Within the Church of England there is not much that a church can do in this area without getting a faculty. Faculties ensure that: buildings and contents are kept in the best condition for future generations; work is done to a good standard; and wardens and incumbents are protected from personal liability.

Discussion with the Diocesan Advisory Committee (DAC) is therefore essential and their role is to advise everyone involved in the application, from the PCC to the Chancellor who ultimately grants the faculty. DACs have been nicknamed the 'Damned Awkward Committee' but they actually exist in order to show parishes what can be done.

The DACs first reaction to a commission application will be, "Fantastic, tell us more." The DAC Design Awards encourage churches to use individual artists and craftspeople. St Albans Romford is an example of a church going down this route and, as a result, gaining many awards. Commissioning original work may be more expensive but will give better value for money in terms of pleasure and quality, so the DAC is favourably disposed towards commissioning and will steer parishes down this path.

The issue of whether to commission original work or to purchase wares from a Church furnishing company derives from the development of Church furnishing companies in the nineteenth century. Their establishment was a reaction against indiscriminate gifts that churches had felt obliged to accept. Churches should set standards as to what can be given and steer donors towards those items that are needed by the church.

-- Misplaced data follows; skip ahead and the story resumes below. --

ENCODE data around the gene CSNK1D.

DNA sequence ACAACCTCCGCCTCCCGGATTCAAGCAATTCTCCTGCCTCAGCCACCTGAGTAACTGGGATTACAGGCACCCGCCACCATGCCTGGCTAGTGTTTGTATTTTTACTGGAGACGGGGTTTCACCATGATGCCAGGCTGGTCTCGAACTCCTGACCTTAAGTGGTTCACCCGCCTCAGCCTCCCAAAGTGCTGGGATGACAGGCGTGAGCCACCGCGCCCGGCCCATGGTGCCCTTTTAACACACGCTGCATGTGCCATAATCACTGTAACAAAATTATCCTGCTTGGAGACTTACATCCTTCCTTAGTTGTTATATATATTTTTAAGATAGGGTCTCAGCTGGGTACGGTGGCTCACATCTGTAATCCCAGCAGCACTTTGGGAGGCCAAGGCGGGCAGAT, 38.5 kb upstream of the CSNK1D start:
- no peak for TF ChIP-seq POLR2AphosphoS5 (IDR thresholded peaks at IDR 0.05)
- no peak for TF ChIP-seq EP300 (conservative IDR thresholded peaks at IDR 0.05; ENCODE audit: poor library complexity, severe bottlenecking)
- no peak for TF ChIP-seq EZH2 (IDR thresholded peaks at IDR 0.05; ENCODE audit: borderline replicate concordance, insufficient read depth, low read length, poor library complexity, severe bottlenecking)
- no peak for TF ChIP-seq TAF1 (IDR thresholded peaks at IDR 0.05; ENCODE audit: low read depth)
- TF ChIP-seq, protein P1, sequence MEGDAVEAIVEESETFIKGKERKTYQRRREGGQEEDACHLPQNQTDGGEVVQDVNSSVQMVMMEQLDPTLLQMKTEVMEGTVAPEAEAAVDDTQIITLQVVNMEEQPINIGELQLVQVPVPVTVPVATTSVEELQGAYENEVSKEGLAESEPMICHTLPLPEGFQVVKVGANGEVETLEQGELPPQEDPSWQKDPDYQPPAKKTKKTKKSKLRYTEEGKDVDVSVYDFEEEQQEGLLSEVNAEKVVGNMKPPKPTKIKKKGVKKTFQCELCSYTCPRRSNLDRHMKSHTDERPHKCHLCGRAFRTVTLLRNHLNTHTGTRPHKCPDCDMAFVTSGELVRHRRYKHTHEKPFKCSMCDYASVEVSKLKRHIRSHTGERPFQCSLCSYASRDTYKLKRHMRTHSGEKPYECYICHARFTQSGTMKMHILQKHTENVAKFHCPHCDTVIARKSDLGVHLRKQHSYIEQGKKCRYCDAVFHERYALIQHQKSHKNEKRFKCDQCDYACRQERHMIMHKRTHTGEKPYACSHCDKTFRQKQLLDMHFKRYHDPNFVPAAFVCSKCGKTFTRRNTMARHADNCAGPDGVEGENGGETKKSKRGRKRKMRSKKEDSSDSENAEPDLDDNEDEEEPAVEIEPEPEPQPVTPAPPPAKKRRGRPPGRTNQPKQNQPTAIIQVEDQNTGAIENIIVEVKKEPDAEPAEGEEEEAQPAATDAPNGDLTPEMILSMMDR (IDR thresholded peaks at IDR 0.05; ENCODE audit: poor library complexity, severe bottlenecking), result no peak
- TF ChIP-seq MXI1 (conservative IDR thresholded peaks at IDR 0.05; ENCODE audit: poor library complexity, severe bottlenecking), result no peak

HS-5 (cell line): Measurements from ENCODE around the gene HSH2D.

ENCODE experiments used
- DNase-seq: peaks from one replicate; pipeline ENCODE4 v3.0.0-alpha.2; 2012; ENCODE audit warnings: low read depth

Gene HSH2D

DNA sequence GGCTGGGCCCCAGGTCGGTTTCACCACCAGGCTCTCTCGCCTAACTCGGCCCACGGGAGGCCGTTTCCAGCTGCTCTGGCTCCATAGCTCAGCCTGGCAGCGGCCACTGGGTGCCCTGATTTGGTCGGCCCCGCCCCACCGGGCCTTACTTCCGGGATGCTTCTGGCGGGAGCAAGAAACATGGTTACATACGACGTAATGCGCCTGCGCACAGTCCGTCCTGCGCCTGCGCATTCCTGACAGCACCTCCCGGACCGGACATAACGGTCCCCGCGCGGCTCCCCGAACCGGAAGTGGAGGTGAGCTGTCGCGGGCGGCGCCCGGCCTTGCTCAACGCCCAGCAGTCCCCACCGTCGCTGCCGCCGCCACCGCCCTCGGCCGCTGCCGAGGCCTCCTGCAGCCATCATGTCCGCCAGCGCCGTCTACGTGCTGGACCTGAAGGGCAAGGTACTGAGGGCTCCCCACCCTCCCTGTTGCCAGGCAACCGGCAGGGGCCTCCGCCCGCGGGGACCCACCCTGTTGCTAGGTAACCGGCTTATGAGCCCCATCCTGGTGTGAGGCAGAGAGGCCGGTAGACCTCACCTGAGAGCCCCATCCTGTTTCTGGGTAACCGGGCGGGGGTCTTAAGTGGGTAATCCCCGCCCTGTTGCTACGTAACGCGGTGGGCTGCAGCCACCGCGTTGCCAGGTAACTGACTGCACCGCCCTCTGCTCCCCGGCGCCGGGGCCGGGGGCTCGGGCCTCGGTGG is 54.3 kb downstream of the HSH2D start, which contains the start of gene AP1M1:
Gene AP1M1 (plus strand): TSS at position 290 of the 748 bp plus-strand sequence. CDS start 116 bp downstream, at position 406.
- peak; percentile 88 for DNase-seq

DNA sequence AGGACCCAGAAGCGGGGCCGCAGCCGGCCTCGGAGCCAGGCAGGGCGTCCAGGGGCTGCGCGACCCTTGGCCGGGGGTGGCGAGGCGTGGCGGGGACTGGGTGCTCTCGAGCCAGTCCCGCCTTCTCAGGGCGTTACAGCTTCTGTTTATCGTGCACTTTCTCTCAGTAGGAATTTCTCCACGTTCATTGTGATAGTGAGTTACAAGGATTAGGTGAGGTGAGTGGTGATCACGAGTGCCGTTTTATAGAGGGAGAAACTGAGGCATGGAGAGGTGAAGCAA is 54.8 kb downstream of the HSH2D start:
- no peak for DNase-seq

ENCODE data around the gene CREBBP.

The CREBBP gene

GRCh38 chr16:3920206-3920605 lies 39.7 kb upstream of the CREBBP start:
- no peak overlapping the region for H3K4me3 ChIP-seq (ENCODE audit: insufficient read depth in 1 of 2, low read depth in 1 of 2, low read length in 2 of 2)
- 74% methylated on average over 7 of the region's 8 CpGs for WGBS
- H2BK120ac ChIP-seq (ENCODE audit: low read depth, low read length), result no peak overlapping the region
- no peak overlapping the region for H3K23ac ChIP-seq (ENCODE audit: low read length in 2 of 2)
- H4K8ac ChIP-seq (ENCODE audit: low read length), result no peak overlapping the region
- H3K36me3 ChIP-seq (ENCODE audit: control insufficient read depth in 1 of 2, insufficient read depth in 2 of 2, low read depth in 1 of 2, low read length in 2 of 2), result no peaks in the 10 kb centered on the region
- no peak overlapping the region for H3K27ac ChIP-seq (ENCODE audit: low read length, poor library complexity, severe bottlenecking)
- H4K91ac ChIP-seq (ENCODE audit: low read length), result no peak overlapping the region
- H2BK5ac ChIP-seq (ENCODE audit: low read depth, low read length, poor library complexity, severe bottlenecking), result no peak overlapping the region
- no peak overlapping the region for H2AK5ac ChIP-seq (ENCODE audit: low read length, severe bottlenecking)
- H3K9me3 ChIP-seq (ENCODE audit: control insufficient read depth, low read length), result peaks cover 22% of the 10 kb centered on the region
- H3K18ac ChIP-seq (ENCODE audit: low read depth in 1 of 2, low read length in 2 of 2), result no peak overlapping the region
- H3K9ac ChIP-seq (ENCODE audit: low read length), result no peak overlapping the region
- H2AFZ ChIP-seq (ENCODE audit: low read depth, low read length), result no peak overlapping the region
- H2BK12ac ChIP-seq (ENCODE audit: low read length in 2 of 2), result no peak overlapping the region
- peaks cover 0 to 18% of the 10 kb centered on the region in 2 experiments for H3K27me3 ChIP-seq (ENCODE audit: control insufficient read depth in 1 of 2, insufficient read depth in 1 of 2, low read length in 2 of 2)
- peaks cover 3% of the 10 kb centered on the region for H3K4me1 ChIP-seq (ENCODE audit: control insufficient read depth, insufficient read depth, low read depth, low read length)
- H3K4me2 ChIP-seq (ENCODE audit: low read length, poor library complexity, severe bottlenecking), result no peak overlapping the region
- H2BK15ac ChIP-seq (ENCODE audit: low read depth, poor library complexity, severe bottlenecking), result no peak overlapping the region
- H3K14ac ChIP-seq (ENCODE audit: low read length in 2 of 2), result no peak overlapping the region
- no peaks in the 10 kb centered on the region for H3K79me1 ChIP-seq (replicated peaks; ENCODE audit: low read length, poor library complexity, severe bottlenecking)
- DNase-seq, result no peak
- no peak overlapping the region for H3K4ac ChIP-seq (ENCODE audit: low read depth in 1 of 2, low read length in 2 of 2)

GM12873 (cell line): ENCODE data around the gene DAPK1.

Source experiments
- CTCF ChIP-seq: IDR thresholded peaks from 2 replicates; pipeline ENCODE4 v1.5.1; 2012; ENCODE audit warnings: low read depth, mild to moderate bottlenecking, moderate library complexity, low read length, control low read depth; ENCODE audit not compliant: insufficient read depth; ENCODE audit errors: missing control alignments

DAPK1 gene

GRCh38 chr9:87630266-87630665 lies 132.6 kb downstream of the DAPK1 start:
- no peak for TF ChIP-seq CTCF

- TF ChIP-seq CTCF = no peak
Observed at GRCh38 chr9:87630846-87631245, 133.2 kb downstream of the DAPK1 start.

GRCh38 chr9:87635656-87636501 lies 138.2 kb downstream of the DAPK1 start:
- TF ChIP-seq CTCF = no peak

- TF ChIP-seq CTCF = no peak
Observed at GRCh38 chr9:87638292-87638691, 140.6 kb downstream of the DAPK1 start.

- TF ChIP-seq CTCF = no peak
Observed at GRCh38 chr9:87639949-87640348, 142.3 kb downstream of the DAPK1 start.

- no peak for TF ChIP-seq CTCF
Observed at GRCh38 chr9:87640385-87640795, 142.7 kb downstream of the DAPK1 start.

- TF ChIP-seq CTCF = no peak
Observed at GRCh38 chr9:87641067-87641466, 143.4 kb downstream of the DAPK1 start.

William Morris said, "Have nothing in your homes that you do not know to be useful or believe to be beautiful." What is useful in church can also be beautiful, and perhaps should be as churches are special public buildings. Over the years, churches often accumulate artworks but these are often overlooked, taken for granted and unrecognised because they have not been gathered together and sensitively displayed as with works in a museum or gallery. Churches have much to learn from galleries and museums which are warm, dry, sensitively lit and containing interpretation of the works displayed. Revd. Ernest Geldart of St Nicholas Little Braxted said that, "God's house ought to be the finest house and most beautiful house in the parish."

How can we determine what is beautiful though? DAC members have a range of relevant experience to draw on in providing advice. Because they have a great deal of joint experience, they have a good idea of what will work well.